Michael Curry, presiding bishop of the U.S. Episcopal Church, was officially installed Sunday as the 27th leader, in a ceremony at the National Cathedral in Washington. Curry, 62, who is the first African-American to lead the Christian denomination, told Episcopalians effective evangelism happens regardless of race, education and wealth.
His mother was given communion in a white Episcopal parish before desegregation, he said, noting the significance given the church’s prior complicity in American slavery and racism. Curry’s father was also a priest in the church.
"God has not given up on the world and God is not finished with the Episcopal Church yet," Curry said, according to the Associated Press. He succeeds Katherine Jefferts Schori, the first woman to lead the church who held the position for nine years.
Curry served about 15 years as leader of the Diocese of North Carolina, before being chosen in a landslide election in June, the Episcopal News Service reported. The newly minted bishop grew up in Buffalo, New York, and earned a degree from the Yale Divinity School in New Haven, Connecticut, according to the AP.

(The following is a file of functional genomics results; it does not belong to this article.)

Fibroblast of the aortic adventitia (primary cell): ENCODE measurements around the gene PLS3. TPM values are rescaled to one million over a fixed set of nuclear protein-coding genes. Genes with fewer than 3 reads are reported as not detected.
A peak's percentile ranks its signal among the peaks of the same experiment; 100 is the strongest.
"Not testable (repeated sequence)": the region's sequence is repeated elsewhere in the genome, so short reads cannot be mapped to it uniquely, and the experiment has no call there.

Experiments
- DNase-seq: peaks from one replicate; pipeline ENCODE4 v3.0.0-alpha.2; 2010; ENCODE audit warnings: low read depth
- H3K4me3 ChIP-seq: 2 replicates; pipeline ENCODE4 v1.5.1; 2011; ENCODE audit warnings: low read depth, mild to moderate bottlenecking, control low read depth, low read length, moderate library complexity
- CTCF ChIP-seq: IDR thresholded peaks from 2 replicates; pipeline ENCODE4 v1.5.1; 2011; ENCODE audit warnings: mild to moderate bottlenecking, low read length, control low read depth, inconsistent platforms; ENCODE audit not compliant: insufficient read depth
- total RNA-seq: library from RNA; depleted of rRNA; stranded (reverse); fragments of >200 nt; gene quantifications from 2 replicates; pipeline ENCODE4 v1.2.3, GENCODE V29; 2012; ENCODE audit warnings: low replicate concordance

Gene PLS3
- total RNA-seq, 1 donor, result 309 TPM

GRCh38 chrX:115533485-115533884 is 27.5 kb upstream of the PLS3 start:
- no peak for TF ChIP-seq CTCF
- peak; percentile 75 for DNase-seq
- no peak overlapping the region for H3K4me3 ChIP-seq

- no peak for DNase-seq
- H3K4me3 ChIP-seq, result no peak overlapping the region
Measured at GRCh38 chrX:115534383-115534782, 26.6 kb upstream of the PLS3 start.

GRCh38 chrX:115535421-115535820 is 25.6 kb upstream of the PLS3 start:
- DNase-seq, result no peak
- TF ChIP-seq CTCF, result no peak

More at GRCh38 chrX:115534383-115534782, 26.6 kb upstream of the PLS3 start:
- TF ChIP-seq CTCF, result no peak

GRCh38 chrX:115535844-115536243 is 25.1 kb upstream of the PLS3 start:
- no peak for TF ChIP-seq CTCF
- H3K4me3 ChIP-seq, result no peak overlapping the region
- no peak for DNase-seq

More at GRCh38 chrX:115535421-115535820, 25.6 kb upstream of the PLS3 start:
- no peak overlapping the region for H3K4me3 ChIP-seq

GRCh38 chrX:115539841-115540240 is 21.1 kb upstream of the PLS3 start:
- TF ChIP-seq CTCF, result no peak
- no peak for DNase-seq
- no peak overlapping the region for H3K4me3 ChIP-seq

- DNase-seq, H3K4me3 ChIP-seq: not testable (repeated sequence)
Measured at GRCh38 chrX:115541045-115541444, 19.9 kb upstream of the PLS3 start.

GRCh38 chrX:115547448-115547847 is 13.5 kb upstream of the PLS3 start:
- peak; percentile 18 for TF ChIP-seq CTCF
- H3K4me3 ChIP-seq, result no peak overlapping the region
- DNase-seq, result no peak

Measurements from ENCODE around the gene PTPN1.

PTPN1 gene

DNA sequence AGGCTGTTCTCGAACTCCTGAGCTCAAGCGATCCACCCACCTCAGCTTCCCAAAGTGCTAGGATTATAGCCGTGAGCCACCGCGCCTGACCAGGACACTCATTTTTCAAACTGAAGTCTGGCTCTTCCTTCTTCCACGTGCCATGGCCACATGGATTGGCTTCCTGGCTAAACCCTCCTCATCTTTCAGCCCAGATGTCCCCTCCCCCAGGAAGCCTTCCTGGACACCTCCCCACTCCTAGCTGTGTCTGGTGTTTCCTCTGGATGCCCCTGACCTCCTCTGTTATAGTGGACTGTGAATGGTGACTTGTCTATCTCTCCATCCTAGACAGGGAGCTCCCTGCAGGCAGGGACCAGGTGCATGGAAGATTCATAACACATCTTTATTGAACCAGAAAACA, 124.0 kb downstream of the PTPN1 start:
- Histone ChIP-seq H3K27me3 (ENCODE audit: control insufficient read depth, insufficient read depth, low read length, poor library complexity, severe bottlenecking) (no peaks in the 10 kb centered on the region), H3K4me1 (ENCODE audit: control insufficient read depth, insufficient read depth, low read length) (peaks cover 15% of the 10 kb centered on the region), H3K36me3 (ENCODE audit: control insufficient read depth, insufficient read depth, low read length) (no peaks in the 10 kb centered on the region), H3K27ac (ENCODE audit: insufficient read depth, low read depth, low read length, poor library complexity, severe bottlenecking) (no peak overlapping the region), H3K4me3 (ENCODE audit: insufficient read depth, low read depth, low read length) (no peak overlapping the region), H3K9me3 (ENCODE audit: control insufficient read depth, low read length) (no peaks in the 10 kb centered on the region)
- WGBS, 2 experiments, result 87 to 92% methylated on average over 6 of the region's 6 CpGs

The Episcopal Church, a denomination based in New York, was the church of many of the Founding Fathers and today boasts about 1.9 million members nationwide. But its membership is shrinking as fewer Americans claim religious affiliation and tensions with other Anglicans flare over the church’s support for gay marriage.
"It is an understatement to say we live in a deeply complex and difficult time in the life of the world," Curry said during the installation ceremony. "This is a time when again it is an understatement to say there are challenges before the church and communities of faith. This is a time of difficulty and hardship for many. A time of goodness and joy for others. And a time when we must even find ways to save the Mother Earth, who is the mother of us all."